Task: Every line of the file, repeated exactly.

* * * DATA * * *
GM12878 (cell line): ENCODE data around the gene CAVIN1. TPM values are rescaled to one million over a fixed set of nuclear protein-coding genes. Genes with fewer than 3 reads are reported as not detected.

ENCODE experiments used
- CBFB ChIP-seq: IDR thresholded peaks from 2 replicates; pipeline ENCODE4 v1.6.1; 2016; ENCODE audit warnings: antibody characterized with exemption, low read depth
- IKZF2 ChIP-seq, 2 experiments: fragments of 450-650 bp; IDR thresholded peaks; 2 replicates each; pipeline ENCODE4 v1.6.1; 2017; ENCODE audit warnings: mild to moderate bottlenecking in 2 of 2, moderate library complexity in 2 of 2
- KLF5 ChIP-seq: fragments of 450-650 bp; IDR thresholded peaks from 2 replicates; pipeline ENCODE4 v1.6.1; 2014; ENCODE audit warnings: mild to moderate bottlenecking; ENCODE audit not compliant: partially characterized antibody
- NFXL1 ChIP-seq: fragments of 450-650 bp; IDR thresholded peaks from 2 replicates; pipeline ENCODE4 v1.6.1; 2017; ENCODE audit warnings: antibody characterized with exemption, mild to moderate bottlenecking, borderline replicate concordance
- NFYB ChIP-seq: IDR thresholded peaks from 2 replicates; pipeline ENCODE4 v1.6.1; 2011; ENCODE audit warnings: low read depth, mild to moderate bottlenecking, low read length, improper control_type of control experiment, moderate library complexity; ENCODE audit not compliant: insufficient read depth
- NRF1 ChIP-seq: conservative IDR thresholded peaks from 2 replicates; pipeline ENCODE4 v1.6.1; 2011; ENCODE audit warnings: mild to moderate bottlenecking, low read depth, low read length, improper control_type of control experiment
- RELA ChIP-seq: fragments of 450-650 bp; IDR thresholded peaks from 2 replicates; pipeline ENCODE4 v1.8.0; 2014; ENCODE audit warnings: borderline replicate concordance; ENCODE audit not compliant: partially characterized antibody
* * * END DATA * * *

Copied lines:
GM12878 (cell line): ENCODE data around the gene CAVIN1. TPM values are rescaled to one million over a fixed set of nuclear protein-coding genes. Genes with fewer than 3 reads are reported as not detected.

ENCODE experiments used
- CBFB ChIP-seq: IDR thresholded peaks from 2 replicates; pipeline ENCODE4 v1.6.1; 2016; ENCODE audit warnings: antibody characterized with exemption, low read depth
- IKZF2 ChIP-seq, 2 experiments: fragments of 450-650 bp; IDR thresholded peaks; 2 replicates each; pipeline ENCODE4 v1.6.1; 2017; ENCODE audit warnings: mild to moderate bottlenecking in 2 of 2, moderate library complexity in 2 of 2
- KLF5 ChIP-seq: fragments of 450-650 bp; IDR thresholded peaks from 2 replicates; pipeline ENCODE4 v1.6.1; 2014; ENCODE audit warnings: mild to moderate bottlenecking; ENCODE audit not compliant: partially characterized antibody
- NFXL1 ChIP-seq: fragments of 450-650 bp; IDR thresholded peaks from 2 replicates; pipeline ENCODE4 v1.6.1; 2017; ENCODE audit warnings: antibody characterized with exemption, mild to moderate bottlenecking, borderline replicate concordance
- NFYB ChIP-seq: IDR thresholded peaks from 2 replicates; pipeline ENCODE4 v1.6.1; 2011; ENCODE audit warnings: low read depth, mild to moderate bottlenecking, low read length, improper control_type of control experiment, moderate library complexity; ENCODE audit not compliant: insufficient read depth
- NRF1 ChIP-seq: conservative IDR thresholded peaks from 2 replicates; pipeline ENCODE4 v1.6.1; 2011; ENCODE audit warnings: mild to moderate bottlenecking, low read depth, low read length, improper control_type of control experiment
- RELA ChIP-seq: fragments of 450-650 bp; IDR thresholded peaks from 2 replicates; pipeline ENCODE4 v1.8.0; 2014; ENCODE audit warnings: borderline replicate concordance; ENCODE audit not compliant: partially characterized antibody